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Circulation. 2008 Nov 18;118(21):2166-73. doi: 10.1161/CIRCULATIONAHA.108.790469. Epub 2008 Nov 3.

Increased vascular senescence and impaired endothelial progenitor cell function mediated by mutation of circadian gene Per2.

Author information

1
Brigham and Women's Hospital, 65 Landsdowne St, Room 275, Cambridge, MA 02139, USA.

Abstract

BACKGROUND:

Alteration of the circadian rhythm and increased vascular senescence are linked to cardiovascular disease. Per2, a circadian gene, is known to regulate endothelium-dependent vasomotion. However, the mechanism by which Per2 affects endothelial function is unknown. We hypothesize that endothelial dysfunction in Per2 mutant (Per2(m/m)) mice is mediated in part by increased vascular senescence and impaired endothelial progenitor cell (EPC) function.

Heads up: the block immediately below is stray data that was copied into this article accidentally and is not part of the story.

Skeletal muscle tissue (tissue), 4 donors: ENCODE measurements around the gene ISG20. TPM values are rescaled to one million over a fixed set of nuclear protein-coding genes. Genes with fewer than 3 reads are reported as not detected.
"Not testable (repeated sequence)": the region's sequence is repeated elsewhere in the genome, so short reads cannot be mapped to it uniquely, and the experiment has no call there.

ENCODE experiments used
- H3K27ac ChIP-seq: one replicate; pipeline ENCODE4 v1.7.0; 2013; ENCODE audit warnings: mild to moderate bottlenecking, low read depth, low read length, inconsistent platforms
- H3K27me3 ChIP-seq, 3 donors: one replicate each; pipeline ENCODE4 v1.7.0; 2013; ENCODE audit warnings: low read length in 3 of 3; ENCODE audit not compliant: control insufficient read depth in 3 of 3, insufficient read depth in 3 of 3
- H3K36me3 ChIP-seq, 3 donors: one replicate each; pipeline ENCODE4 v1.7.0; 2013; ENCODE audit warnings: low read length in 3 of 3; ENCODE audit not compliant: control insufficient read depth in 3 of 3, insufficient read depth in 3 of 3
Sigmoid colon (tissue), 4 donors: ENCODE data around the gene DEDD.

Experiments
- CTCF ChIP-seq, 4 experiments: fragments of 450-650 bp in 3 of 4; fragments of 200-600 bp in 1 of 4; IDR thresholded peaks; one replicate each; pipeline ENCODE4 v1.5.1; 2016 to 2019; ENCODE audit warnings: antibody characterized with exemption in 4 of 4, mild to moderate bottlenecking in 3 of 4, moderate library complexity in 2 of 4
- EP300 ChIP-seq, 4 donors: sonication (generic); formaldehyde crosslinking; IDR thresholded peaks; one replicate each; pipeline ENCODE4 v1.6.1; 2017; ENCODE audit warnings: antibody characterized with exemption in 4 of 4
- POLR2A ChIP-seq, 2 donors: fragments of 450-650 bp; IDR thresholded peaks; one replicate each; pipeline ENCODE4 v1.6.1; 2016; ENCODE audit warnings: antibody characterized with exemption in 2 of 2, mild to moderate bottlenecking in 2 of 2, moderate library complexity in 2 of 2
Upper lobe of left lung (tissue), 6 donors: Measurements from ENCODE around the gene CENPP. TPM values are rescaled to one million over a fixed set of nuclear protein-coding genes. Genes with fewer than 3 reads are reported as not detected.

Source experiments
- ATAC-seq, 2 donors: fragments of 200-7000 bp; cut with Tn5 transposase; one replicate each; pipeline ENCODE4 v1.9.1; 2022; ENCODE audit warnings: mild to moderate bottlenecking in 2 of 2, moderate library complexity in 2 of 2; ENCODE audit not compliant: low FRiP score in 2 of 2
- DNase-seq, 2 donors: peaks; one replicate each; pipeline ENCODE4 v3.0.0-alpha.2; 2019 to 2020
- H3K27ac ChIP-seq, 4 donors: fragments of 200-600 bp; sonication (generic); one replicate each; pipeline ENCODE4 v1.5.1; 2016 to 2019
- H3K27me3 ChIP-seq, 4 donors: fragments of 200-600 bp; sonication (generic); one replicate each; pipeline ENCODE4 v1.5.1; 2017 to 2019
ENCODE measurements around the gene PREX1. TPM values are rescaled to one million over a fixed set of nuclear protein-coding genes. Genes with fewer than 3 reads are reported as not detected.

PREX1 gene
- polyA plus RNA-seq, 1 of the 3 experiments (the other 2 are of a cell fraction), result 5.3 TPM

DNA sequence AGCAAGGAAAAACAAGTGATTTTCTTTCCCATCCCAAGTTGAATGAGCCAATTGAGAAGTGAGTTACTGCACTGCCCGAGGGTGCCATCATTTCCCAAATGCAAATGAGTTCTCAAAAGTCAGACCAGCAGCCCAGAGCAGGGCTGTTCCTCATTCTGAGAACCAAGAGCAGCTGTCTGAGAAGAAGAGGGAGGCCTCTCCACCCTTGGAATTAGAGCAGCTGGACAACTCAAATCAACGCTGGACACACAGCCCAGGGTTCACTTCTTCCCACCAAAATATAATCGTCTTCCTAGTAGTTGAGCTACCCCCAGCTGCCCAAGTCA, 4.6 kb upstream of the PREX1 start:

METHODS AND RESULTS:

Endothelial cells from Per2(m/m) mice exhibit increased protein kinase Akt signaling, greater senescence, and impaired vascular network formation and proliferation. Indeed, Per2(m/m) mice have impaired blood flow recovery and developed autoamputation of the distal limb when subjected to hind-limb ischemia. Furthermore, matrigel implantation into Per2(m/m) mice resulted in less neovascularization. Because EPCs contribute to angiogenesis, we studied the role of Per2 in these cells using bone marrow transplantation. Basal EPC levels were similar between wild-type and Per2(m/m) mice. However, compared with wild-type bone marrow transplantation mice, EPC mobilization was impaired in Per2(m/m) bone marrow transplantation mice in response to ischemia or VEGF stimulation. Bone marrow transplantation or infusion of wild-type EPC restored blood flow recovery and prevented autoamputation in Per2(m/m) mice.

CONCLUSIONS:

These findings indicate that mutation of Per2 causes Akt-dependent senescence and impairs ischemia-induced revascularization through the alteration of EPC function.

PMID:
18981300
PMCID:
PMC2656770
DOI:
10.1161/CIRCULATIONAHA.108.790469
[Indexed for MEDLINE]
Free PMC Article

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